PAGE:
Captain America Movie Review

By Vince

Finally, the long wait is over; Captain America: The First Avenger is now in theaters. I managed to catch a midnight release screening, and was very impressed.

I’m going to attempt to make this review as spoiler-free as possible, but if you know the basic story of Captain America, you know the movie. Steve Rogers was a skinny kid, unfit to serve in the military, no matter how much he was willing to fight. His fighting spirit eventually lands him in the government’s Super Soldier Program and Captain America is born. There’s a fun segment in the movie where they don’t want to risk their most prized asset on the battlefield, so Rogers becomes a spokesman for selling war bonds. He wears his classic costume and does song and dance numbers; it’s goofy and hilarious. When they try the same act in Europe, it doesn’t go over as well for the troops, and it starts Rogers down the path to becoming a true hero instead of just a poster boy. He also gets a more “Ultimate-ized” version of the costume, which is just better for a movie.

Once Cap hits the battlefield and starts plowing through Hydra soldiers, the movie really finds its way. The action scenes are well choreographed, with plenty of shield-slinging and director Joe Johnston does a great job behind the camera. Guns firing, explosions everywhere and Nazis getting smashed in the face; it’s all handled well. There’s a chase scene in New York that comes across as more “Spider-Man” than “Captain America,” but it’s a small complaint that doesn’t carry through the rest of the movie.

Making the villains in the movie members of the Hydra organization and setting them up as the Nazi’s “science division” works fine, both for the movie and marketing. What holds it all together is the Red Skull, with Hugo Weaving delivering a fantastic performance. He portrays Red Skull’s slimy and arrogant personality perfectly and is legitimately menacing when in his full Red Skull costume, with the exposed face and long coat. Hydra’s insane technology is everywhere, and the movie does a great job combining Kirby-style designs with real-world functionality.

Beyond that, the Howling Commandos are awesome and Tommy Lee Jones absolutely kills it in every scene. Steve’s relationship with Peggy Carter is okay, with some nice scenes, but felt a bit overdone at the end. However, I’m really not a fan of the way Bucky was portrayed in the movie. In the comics, he was Cap’s younger sidekick, who wasn’t even officially a soldier because he was too young. It led to a great relationship between the two, and made the story overall more relatable to a younger audience. In the movie, he’s a longtime friend of Steve’s and just an average soldier. I understand why the change was made; instead of a couple years worth of comics, the movie only had two hours to solidify the relationship between the two to make their eventual separation more meaningful. It just didn’t do anything for me, personally.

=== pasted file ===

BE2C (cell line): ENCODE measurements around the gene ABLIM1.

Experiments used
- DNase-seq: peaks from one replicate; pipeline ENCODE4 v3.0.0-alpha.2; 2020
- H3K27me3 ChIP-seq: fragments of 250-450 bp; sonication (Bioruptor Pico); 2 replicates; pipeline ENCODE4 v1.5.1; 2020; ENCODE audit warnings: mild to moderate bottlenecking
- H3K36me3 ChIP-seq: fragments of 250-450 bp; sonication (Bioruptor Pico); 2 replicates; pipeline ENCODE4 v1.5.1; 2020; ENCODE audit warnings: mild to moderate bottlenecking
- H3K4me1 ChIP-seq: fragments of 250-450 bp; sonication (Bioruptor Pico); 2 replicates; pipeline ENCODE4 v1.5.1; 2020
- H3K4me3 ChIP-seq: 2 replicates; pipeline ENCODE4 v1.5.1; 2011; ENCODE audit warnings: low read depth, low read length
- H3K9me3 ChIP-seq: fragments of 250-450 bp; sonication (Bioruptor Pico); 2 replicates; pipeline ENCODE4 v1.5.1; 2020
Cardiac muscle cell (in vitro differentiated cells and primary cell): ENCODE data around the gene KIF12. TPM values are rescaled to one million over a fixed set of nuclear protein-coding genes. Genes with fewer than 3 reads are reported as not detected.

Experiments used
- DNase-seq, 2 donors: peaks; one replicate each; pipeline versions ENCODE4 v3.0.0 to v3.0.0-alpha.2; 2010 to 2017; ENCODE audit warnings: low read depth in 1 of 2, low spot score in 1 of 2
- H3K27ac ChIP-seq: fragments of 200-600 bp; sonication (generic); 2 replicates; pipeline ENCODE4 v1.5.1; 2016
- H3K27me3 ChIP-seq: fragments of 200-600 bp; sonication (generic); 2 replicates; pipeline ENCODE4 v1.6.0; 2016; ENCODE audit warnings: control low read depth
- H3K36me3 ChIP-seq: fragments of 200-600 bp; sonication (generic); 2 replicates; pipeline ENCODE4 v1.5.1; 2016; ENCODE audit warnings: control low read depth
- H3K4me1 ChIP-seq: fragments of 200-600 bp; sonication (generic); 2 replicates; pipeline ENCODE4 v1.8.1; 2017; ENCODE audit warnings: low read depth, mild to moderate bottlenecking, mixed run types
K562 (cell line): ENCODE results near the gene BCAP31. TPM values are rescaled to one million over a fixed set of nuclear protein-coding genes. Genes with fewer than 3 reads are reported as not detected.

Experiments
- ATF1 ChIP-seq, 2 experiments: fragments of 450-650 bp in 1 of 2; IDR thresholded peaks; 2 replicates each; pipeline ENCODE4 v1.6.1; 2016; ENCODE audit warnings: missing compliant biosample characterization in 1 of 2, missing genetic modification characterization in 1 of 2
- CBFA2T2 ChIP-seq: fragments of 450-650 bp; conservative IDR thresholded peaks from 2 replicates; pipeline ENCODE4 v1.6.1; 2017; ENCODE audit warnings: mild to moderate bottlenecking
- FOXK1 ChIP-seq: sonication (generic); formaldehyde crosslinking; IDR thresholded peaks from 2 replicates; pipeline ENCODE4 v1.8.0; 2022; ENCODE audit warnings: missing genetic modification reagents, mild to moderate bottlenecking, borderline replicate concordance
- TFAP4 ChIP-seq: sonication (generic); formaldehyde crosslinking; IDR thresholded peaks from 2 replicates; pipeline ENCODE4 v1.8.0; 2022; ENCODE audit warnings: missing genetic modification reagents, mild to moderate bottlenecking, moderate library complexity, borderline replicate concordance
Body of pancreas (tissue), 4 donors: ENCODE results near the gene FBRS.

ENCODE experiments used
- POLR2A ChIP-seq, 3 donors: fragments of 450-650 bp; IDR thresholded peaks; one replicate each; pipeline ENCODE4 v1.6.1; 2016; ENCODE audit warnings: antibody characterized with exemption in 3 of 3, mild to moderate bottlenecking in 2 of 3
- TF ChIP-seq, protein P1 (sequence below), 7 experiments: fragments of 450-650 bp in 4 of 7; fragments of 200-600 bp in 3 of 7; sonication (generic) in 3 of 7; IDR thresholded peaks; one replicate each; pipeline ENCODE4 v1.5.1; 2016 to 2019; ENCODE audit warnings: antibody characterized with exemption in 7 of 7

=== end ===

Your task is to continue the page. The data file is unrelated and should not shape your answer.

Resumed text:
As for the larger universe-building of the connected movies, Marvel Studios has come a long way since Iron Man 2, with subtle but direct links to Iron Man, Thor, The Incredible Hulk and, of course, The Avengers. I would love to know how average moviegoers, unaware of Marvel’s larger plan, react to the after-credits sequence in Captain America.

Overall, Captain America is a great Summer movie. The patriotic inspiration of Captain America is balanced well with the personal inspiration of Steve Rogers. It’s action-packed, emotional and serious at times, but is fun the whole way through. There are a few plot-holes that still nag at me, but not so much that I can’t go along with it. Looking back and comparing the two, I’d like to say Captain America is the better-made movie, but I still think Thor was more enjoyable, with its grander scope and broader appeal.

Vince is the self-proclaimed “Massive Nerd.” His interests range from video games and comics to anime and Transformers collectibles.

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